Heather by now was literally begging Karmal to marry her. He agreed on one condition — that she would see a psychiatrist about “her problems with the truth”. She attended six sessions at a private hospital, two of them with her fiancé. “I believe Heather lost her sense of reality at an early age,” he said, “when her father told her to lie to the rent man about not being in. Most children are told not to lie and this shapes their conscience. But if you’re told it’s all right when you’re young, lying becomes an automatic response.”
The marriage took place on May 6, 1989. Heather looked stunning in a white lace dress and Alfie wore a white tie and tails. They moved into a large four-bedroom house with a swimming pool in Hoddesdon, Hertfordshire. Their first year of marriage was, says Karmal, their happiest time, but problems soon arose. Karmal was busy with his business interests while Heather languished at home. She became depressed after suffering an ectopic pregnancy and a miscarriage. To cheer her up, Karmal offered to pay for her to go on a skiing holiday in Yugoslavia with the children from his first marriage and his ex-wife, with whom Heather had become close. It was to be Heather’s 23rd-birthday present. Heather fell in love with skiing — and her ski instructor, Milos. At the end of the holiday, she returned to Hoddesdon determined to go back to Slovenia, and to Milos. She sold the BMW convertible and some jewellery Karmal had given her and disappeared, again, out of his life. The couple eventually divorced.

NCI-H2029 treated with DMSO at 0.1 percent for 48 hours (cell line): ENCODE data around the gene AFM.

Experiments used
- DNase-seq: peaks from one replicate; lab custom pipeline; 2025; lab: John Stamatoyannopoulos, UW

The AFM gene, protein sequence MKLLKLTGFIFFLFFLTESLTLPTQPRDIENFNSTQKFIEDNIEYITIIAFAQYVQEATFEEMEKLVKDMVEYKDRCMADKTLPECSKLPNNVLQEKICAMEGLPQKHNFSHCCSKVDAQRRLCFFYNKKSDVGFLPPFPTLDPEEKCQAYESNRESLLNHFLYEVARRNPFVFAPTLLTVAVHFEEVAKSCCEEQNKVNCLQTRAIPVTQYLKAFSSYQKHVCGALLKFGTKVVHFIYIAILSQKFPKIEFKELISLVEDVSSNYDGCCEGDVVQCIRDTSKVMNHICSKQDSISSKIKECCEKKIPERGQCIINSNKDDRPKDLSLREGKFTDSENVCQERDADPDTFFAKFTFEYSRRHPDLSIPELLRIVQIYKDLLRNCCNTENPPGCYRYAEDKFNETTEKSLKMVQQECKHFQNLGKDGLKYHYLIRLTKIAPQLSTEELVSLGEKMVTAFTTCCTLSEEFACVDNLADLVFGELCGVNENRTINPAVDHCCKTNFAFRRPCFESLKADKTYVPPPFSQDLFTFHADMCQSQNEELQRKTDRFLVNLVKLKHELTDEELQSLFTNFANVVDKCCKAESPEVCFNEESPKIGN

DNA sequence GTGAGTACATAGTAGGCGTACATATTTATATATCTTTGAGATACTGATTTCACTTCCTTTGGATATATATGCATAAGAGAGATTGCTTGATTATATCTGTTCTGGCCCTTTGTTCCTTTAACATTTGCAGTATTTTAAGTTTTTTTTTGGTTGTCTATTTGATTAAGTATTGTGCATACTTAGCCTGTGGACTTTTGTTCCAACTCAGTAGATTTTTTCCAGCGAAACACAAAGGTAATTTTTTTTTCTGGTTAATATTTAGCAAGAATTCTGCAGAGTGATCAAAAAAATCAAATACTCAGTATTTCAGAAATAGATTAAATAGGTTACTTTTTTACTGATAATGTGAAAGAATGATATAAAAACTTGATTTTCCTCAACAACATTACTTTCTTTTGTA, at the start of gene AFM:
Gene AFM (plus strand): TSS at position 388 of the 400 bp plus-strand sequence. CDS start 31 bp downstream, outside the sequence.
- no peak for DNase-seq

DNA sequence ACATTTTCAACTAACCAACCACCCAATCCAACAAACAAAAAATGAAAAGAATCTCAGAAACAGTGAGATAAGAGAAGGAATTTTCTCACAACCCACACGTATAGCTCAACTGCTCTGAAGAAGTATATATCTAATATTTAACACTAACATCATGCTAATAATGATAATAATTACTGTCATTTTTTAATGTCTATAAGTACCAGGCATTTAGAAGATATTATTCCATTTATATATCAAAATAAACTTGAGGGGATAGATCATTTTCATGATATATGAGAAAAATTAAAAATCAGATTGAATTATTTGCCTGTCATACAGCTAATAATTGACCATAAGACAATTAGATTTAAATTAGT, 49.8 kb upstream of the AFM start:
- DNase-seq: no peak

Mrs Karmal exchanged her comfortable life in the English suburbs for a bedsit in a terraced house in Ljubljana, but had no regrets. “I’d have lived in a cardboard box on the streets,” she wrote, “if it meant I could be with Milos.” She began training as a ski instructor and picked up occasional modelling assignments. On June 27, 1991, simmering tensions throughout the Balkans erupted into a full-scale civil war. Heather and Milos escaped by car across the border into Austria and made their way back to London, where they moved in with Heather’s sister, Fiona. She explains in her book that during the few months she had spent in Slovenia, she had become deeply involved with the country and its people and wanted to do something to help, so she set up a Slovenian crisis centre, where refugees could make inquiries about their families at home and get advice about finding work. She also accompanied food-and-medical-aid convoys to Croatia almost on a monthly basis. “As the fighting increased our convoys sometimes became caught in the crossfire. Once, while we were inside a hospital helping to move elderly patients into a cellar, the shelling started again and we had to dive for cover as glass and masonry flew through the air. Three people died in the ward I was helping to evacuate, but I didn’t feel at all afraid.”